Some of them are: Darker scenes with light sources in the background (night photography), a fast lens with a large aperture and a subject relatively close to you (to the photographer).
The depth of field is becoming shallower and the background lights are becoming bokeh while the subject or element remains on focus.
It is recommended a darker scene such as photographing during the night for the best bokeh because the source of light from the background intensifies on the dark scene.
This doesn’t mean that is not possible to obtain bokeh during the daytime, it is just not as intense as the night time.
Shallow depth of field is obtained by photographing the subject closer to you with a larger aperture and creating a greater difference in the focal plane in concordance with the focal length of your lens.
Or take a photo to your pet close-up. Whichever version is easier to understand ????
This is working the same way as creating bokeh, only consider a different scene.
What about taking long exposures during day time? I wrote a while back a guide into long exposure photography if you want to read it, but how does a smaller aperture help?
When closing down (or stepping down) the aperture, the opening or the hole becomes smaller, even the size of a needle for some lenses. The light will find a hard time getting through that opening, therefore, the shutter has to remain open a longer period of time to properly expose the photograph.
Although this may not be enough to take very long exposures, the ND filters are needed. This stops even more light to come into the camera sensor, and to properly expose a photograph, the shutter may be open even for minutes and more.
When photographing water such as waves, waterfalls, rivers etc, due to the long exposure the image will create a special effect which softens (or smoothing) the waters.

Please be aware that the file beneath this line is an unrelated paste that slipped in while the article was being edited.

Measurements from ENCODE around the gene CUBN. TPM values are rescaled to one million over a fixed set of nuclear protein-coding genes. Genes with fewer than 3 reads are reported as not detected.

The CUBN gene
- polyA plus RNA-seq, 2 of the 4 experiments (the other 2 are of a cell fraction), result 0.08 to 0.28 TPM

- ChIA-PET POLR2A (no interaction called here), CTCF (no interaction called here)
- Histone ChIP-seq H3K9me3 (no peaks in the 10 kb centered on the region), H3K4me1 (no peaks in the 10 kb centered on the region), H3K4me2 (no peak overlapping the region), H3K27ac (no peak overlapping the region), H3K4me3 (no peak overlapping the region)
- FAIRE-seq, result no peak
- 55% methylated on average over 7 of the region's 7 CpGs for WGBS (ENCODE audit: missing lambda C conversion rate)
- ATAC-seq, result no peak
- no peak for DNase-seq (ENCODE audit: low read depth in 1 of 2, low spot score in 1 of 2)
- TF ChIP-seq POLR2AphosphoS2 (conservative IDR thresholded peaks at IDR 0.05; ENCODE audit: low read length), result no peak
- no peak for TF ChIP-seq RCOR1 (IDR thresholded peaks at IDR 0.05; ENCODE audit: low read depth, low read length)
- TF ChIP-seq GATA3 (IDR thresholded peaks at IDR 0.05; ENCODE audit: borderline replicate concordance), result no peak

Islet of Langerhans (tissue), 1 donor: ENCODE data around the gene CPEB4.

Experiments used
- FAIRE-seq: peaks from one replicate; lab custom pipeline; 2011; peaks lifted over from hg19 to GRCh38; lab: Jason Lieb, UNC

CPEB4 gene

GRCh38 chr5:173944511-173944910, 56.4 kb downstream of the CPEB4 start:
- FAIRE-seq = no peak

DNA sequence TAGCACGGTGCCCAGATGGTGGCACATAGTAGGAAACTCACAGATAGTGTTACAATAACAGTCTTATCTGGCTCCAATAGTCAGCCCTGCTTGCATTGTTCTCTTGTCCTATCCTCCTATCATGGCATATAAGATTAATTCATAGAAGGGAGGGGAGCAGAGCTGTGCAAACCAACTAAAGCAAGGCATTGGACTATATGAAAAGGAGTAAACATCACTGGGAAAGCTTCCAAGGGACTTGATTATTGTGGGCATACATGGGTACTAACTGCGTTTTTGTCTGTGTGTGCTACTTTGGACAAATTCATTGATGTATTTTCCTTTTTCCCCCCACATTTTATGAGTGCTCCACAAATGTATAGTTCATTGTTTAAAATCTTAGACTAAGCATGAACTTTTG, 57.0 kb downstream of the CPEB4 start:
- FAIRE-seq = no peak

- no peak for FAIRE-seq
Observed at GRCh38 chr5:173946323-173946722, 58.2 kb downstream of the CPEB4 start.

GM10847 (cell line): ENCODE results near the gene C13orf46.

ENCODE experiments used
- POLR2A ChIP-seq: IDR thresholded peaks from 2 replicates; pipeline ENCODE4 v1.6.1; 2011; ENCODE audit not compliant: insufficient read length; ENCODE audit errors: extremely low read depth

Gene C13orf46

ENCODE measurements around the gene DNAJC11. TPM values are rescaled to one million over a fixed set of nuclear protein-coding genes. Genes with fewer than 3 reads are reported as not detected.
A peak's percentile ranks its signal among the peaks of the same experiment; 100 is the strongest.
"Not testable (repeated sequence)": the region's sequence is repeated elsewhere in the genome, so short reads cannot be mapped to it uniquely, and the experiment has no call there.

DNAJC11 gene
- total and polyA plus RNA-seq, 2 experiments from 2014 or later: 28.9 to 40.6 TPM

This would be the very main reason a small aperture is very useful during day time.
Please remember that a tripod is needed for all the above scenarios where an aperture is smaller, as the shutter will have to remain open a longer period of time.
In the case of a landscape photograph, it is much recommended to step down your aperture, allowing the depth of field to be larger (tripod needed)
You don’t want that some elements of the landscape photograph to be out of focus due to the difference in the focal plane
The Aperture Priority Mode
Above I was talking about scenarios where a wide or small aperture is needed, but when to use the aperture mode of your camera and what is it in the first place?
The Aperture Priority is a camera mode which allows you to manually set your aperture while the shutter is automatically adjusted for your lighting condition in order to properly expose the photograph. (P)
ISO is also adjusted automatically if this is set on AUTO mode, between the minimum and maximum values your camera is set up (e.g. 100-6400)
When to use the aperture priority mode?
Every photographer would say differently. Me, personally I use in the following cases (but not always):
- In good lighting scenarios.
- While doing street or portrait photography
- When I want to create bokeh or shallow depth of field
- In the low light condition when you want the aperture to remain open at the widest value your lens can support
- Any other cases you need a specific f-number.
Sweet&Love my camera! Conclusion:
With honesty, this mode is the main mode I use when taking photographs and is by far my favourite.
Is the simplest, yet a powerful mode, which can make a huge difference in your photographs.
But to know, the aperture should be never ignored and experimented with it.
Thank you for reading our aperture guide, the third post from our PBG series. Stay tuned for more.